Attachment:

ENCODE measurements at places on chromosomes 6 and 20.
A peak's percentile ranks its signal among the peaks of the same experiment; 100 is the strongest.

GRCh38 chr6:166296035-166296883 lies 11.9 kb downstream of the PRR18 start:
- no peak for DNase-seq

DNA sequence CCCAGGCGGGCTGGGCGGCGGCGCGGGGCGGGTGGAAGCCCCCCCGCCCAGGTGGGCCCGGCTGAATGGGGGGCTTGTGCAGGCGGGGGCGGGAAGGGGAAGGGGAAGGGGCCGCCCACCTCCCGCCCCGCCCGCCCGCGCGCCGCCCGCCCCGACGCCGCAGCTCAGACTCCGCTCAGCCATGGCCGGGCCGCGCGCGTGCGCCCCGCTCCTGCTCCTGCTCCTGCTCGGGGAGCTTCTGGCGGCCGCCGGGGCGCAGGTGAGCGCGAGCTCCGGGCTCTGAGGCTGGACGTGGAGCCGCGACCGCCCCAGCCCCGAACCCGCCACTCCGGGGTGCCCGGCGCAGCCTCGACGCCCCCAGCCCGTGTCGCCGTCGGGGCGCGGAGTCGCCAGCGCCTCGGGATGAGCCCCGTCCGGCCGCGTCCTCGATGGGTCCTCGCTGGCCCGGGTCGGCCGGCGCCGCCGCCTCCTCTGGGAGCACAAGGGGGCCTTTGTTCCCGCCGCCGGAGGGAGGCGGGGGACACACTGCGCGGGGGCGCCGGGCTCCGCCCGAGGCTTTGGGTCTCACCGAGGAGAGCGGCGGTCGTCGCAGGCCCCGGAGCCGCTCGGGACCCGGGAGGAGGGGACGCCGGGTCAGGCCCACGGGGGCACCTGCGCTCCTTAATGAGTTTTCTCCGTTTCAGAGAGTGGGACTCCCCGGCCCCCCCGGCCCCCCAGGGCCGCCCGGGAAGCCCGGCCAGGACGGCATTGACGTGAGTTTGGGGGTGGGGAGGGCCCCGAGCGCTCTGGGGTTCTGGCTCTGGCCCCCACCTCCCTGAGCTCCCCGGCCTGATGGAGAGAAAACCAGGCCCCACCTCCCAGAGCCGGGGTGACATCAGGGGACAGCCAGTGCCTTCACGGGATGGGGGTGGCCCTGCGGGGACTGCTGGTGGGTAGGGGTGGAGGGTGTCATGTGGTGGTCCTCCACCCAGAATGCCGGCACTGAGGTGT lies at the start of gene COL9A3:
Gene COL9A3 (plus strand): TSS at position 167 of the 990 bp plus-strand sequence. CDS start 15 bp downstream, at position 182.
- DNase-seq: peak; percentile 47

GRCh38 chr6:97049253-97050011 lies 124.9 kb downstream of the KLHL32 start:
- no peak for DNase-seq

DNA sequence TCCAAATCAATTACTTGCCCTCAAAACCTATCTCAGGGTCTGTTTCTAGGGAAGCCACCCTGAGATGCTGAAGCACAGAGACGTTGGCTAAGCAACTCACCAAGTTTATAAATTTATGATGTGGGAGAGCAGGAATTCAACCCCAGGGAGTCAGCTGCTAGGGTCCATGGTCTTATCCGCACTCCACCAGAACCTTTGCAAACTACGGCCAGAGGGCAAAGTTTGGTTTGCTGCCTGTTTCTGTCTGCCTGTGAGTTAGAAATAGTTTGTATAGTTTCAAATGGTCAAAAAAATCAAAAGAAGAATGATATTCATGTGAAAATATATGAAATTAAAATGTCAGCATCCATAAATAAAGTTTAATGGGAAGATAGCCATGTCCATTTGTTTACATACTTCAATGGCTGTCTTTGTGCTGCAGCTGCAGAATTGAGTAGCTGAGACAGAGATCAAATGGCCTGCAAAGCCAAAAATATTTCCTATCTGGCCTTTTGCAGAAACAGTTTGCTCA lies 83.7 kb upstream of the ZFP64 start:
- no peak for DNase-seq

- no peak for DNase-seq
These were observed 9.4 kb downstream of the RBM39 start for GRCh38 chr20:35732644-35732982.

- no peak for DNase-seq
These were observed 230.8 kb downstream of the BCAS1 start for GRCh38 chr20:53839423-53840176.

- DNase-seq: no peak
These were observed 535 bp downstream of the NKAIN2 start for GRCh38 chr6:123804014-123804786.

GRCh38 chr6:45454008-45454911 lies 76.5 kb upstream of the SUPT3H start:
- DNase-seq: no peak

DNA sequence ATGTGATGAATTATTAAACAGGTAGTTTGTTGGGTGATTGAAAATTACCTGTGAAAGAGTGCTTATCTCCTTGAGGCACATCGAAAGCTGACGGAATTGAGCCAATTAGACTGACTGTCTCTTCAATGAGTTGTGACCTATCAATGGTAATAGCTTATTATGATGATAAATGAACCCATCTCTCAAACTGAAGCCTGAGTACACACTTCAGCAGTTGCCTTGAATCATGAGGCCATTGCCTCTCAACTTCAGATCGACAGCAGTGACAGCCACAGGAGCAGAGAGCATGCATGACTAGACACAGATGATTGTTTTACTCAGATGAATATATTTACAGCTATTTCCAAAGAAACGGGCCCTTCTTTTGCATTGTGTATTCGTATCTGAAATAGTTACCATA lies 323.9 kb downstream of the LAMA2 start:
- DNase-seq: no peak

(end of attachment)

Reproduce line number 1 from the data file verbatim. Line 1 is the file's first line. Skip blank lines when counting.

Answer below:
ENCODE measurements at places on chromosomes 6 and 20.